Many years ago, All India Radio got nine artistes to sing on the nine days of Navaratri, and the repertoire included a Navavarana kriti. I was allocated ‘Shree Kamalaambikaayaam Bhaktim Karomi’ in ragam Sahana and talam Thrisra Triputa. I learnt it with great devotion and dedication and presumed that I was really thorough. But since the lyric was complex, I held it in front of me while singing. The challenge came with the last word in the charanam lines. Each line of the composition concludes with similar sounding words — ‘yoginyaam,’ ‘bhoginyaam,’ ‘rajayoginyaam,’ ‘vibhaaginyam’ and so on. When the line ‘Karadhruta Vinaa Vaadinyaam Kamalaanagara Vinodinyaam’ had to be sung, I simply went blank! In utter dismay, I silently pleaded to Devi to guide me. To this day, I am unable to comprehend how I managed to continue and complete the kriti, but I did! And feel so grateful for Her blessings.

Oottukkadu Venkata Subbaiyer

Oottukkadu Venkata Subbaiyer   | Photo Credit: Handout_E_Mail

Oothukkadu Venkatasubba Iyer’s compositions have been handed down from generation to generation by the descendants of the composer’s family. We are indeed fortunate to sing his compositions that showcase his mastery of the science and art of music in all senses — melody, rhythm and diction. He used talas and themes not many Carnatic composers would have opted for. Venkata Kavi had a deep devotion for the presiding deity of the Oothukkadu temple, Kaalinganarthana Perumal. His works express the proximity he felt towards the Lord and his deep devotion that is reflected in every verse that he wrote.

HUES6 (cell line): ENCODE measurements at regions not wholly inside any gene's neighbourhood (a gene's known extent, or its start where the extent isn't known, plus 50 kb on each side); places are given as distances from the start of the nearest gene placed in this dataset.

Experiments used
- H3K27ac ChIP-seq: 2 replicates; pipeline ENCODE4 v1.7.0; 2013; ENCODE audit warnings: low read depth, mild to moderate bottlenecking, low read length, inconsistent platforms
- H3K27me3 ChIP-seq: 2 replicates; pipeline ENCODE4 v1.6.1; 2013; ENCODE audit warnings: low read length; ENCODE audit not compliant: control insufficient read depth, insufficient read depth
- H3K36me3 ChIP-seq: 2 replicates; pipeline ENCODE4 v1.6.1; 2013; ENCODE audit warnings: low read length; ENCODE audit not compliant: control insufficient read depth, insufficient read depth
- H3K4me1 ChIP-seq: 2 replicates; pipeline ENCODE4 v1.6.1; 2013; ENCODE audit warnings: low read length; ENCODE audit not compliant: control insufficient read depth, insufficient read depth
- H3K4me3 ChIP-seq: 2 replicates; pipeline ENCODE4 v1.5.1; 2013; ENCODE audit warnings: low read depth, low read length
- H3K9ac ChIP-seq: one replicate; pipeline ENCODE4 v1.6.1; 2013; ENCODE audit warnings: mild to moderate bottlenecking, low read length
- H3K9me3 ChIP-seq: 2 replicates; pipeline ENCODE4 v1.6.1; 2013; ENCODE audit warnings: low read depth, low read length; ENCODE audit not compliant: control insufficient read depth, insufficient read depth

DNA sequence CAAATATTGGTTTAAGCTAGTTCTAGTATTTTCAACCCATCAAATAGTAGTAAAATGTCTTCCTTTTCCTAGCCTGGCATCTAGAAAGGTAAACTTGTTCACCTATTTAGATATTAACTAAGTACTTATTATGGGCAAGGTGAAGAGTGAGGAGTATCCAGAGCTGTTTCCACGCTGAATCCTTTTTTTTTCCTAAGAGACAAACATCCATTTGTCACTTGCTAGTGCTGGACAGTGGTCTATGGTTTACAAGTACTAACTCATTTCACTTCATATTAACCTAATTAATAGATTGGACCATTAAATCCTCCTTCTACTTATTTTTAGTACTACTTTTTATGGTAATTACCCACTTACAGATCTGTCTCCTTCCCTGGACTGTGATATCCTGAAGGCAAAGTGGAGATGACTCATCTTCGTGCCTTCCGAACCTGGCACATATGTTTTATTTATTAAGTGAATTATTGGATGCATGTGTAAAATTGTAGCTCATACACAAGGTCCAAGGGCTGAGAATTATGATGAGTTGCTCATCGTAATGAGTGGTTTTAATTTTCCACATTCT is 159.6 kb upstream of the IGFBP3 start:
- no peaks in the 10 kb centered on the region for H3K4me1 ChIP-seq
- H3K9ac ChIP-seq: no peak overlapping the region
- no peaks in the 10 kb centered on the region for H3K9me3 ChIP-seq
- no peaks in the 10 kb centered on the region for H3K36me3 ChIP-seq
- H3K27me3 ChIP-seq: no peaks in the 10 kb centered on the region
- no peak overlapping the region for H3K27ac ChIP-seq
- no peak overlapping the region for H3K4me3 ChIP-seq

Venkata kavi’s collection of Kamakshi Navavarana kritis on goddess Srividya is a masterpiece. The composer seems to have used his mudra, his own name 'Venkata Kavi,' only in a few compositions. One of them is the aavarana kriti in Madhyamavati — ‘Shankari Shree Rajarajeshwari.’ Several compositions of his — especially those on Krishna — have a reference to Krishna's Kalinga Nartana. In the navavaranam jewel set, it figures in the final composition, ‘Haladharanujam praptum’ where a phrase 'kaleeya phana pada nyasam' is embedded in the final charanam. The major raga Kalyani has been used in the dhyana stuti. His compositions included rakti ragas such as Nadanamakriya, Punnagavarali, Anandabhairavi, and a few lesser known ones like Deshakshi and Balahamsa.

The festival of Navaratri becomes even more joyous when music embellishes each day. With the treasures these masters have left behind, Navaratri reminds us of the presence of the ultimate power Shakti, whose virtues are beautifully extolled through songs.

EkAkShari BhuvanEshvari Ishapriyakari ShrIkari Sukhakari ShrI MahAtripurasundari

You are the single syllable Om, oh Empress of the world, who enchants Lord Shiva. You are the bestower of prosperity and happiness. You are Shri Maha Tripurasundari.


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Printable version | Jan 17, 2022 9:29:34 PM | https://www.thehindu.com/society/history-and-culture/on-the-kritis-by-different-composers-associated-with-navaratri/article19768494.ece